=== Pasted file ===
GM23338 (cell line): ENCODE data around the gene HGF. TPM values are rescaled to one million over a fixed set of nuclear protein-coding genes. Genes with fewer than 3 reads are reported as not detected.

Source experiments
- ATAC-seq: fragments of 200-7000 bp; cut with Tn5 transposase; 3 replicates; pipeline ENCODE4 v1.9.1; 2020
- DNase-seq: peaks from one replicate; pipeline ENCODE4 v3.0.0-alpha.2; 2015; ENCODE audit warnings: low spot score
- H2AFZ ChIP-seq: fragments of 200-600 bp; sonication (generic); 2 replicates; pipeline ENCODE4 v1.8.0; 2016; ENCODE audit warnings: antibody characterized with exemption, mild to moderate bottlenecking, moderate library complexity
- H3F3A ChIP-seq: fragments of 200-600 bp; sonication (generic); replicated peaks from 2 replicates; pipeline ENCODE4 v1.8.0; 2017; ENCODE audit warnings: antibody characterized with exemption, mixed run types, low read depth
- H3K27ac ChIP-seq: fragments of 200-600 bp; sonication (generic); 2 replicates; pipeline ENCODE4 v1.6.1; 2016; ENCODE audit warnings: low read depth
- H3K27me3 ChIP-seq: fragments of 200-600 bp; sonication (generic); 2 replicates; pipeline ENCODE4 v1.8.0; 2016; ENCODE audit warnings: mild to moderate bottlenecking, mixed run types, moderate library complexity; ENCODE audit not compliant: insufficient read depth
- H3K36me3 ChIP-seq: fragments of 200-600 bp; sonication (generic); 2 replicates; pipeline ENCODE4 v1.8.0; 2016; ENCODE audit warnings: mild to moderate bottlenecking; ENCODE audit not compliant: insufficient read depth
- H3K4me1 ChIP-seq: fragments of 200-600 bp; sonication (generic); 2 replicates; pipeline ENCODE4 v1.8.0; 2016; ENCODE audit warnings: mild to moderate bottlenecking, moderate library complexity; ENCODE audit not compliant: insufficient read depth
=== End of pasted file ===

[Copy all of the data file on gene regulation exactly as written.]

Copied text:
GM23338 (cell line): ENCODE data around the gene HGF. TPM values are rescaled to one million over a fixed set of nuclear protein-coding genes. Genes with fewer than 3 reads are reported as not detected.

Source experiments
- ATAC-seq: fragments of 200-7000 bp; cut with Tn5 transposase; 3 replicates; pipeline ENCODE4 v1.9.1; 2020
- DNase-seq: peaks from one replicate; pipeline ENCODE4 v3.0.0-alpha.2; 2015; ENCODE audit warnings: low spot score
- H2AFZ ChIP-seq: fragments of 200-600 bp; sonication (generic); 2 replicates; pipeline ENCODE4 v1.8.0; 2016; ENCODE audit warnings: antibody characterized with exemption, mild to moderate bottlenecking, moderate library complexity
- H3F3A ChIP-seq: fragments of 200-600 bp; sonication (generic); replicated peaks from 2 replicates; pipeline ENCODE4 v1.8.0; 2017; ENCODE audit warnings: antibody characterized with exemption, mixed run types, low read depth
- H3K27ac ChIP-seq: fragments of 200-600 bp; sonication (generic); 2 replicates; pipeline ENCODE4 v1.6.1; 2016; ENCODE audit warnings: low read depth
- H3K27me3 ChIP-seq: fragments of 200-600 bp; sonication (generic); 2 replicates; pipeline ENCODE4 v1.8.0; 2016; ENCODE audit warnings: mild to moderate bottlenecking, mixed run types, moderate library complexity; ENCODE audit not compliant: insufficient read depth
- H3K36me3 ChIP-seq: fragments of 200-600 bp; sonication (generic); 2 replicates; pipeline ENCODE4 v1.8.0; 2016; ENCODE audit warnings: mild to moderate bottlenecking; ENCODE audit not compliant: insufficient read depth
- H3K4me1 ChIP-seq: fragments of 200-600 bp; sonication (generic); 2 replicates; pipeline ENCODE4 v1.8.0; 2016; ENCODE audit warnings: mild to moderate bottlenecking, moderate library complexity; ENCODE audit not compliant: insufficient read depth